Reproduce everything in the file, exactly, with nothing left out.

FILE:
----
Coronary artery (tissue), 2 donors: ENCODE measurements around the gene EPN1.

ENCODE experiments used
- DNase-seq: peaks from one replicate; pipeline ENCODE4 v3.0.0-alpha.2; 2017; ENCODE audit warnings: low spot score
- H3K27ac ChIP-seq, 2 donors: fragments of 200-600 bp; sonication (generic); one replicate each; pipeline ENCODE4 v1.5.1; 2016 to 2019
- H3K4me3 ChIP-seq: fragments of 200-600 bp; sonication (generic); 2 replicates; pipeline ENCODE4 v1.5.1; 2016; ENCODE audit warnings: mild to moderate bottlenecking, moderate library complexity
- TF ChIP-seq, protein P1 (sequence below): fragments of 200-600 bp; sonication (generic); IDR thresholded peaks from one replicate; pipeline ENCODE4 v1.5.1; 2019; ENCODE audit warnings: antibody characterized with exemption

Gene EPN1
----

Coronary artery (tissue), 2 donors: ENCODE measurements around the gene EPN1.

ENCODE experiments used
- DNase-seq: peaks from one replicate; pipeline ENCODE4 v3.0.0-alpha.2; 2017; ENCODE audit warnings: low spot score
- H3K27ac ChIP-seq, 2 donors: fragments of 200-600 bp; sonication (generic); one replicate each; pipeline ENCODE4 v1.5.1; 2016 to 2019
- H3K4me3 ChIP-seq: fragments of 200-600 bp; sonication (generic); 2 replicates; pipeline ENCODE4 v1.5.1; 2016; ENCODE audit warnings: mild to moderate bottlenecking, moderate library complexity
- TF ChIP-seq, protein P1 (sequence below): fragments of 200-600 bp; sonication (generic); IDR thresholded peaks from one replicate; pipeline ENCODE4 v1.5.1; 2019; ENCODE audit warnings: antibody characterized with exemption

Gene EPN1